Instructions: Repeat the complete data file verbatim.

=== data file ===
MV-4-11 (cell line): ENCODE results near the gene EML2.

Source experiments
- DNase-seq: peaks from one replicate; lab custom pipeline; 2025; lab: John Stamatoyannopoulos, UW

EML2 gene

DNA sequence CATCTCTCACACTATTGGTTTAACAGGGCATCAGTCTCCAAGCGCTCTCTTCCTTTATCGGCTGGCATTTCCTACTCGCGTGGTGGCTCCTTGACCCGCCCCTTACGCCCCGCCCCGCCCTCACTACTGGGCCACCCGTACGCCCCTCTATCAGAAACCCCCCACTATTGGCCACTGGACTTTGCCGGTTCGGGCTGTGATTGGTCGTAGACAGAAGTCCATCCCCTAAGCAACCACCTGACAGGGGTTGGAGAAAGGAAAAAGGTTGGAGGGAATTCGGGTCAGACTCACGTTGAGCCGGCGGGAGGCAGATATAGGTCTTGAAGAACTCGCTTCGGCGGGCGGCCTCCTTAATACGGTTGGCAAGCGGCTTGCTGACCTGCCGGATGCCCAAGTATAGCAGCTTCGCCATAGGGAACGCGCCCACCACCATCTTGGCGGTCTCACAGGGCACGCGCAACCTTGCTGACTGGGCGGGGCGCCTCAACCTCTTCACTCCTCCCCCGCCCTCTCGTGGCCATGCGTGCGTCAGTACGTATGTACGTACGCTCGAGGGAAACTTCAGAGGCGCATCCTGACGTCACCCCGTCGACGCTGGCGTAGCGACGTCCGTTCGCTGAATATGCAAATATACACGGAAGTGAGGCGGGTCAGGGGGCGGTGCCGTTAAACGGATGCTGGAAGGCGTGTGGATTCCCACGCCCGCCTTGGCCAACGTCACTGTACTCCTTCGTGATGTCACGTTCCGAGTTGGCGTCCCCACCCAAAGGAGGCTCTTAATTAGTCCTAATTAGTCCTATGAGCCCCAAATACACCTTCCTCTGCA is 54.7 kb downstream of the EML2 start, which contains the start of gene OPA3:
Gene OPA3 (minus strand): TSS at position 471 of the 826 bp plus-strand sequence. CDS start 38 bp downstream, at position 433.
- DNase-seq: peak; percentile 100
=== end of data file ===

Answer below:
MV-4-11 (cell line): ENCODE results near the gene EML2.

Source experiments
- DNase-seq: peaks from one replicate; lab custom pipeline; 2025; lab: John Stamatoyannopoulos, UW

EML2 gene

DNA sequence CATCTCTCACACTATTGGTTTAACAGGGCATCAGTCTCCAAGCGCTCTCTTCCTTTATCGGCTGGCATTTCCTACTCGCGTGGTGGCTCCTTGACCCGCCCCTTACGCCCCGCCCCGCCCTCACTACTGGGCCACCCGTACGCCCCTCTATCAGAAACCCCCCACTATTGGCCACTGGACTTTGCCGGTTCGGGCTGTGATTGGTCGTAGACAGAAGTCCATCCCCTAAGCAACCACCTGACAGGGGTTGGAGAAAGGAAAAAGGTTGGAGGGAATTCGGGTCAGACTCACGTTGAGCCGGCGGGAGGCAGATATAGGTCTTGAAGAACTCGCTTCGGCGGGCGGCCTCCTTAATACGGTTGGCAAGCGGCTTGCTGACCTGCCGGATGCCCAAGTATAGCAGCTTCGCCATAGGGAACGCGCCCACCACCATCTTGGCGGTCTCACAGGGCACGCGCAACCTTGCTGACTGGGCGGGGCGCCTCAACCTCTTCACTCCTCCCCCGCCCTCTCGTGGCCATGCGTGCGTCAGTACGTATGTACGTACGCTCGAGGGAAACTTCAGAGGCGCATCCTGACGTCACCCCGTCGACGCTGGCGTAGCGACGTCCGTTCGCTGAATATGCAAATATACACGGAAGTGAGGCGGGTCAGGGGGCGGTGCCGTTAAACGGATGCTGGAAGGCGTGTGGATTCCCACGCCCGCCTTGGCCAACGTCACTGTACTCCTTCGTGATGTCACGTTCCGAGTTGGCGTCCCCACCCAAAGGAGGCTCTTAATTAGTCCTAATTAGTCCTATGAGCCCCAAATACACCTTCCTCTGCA is 54.7 kb downstream of the EML2 start, which contains the start of gene OPA3:
Gene OPA3 (minus strand): TSS at position 471 of the 826 bp plus-strand sequence. CDS start 38 bp downstream, at position 433.
- DNase-seq: peak; percentile 100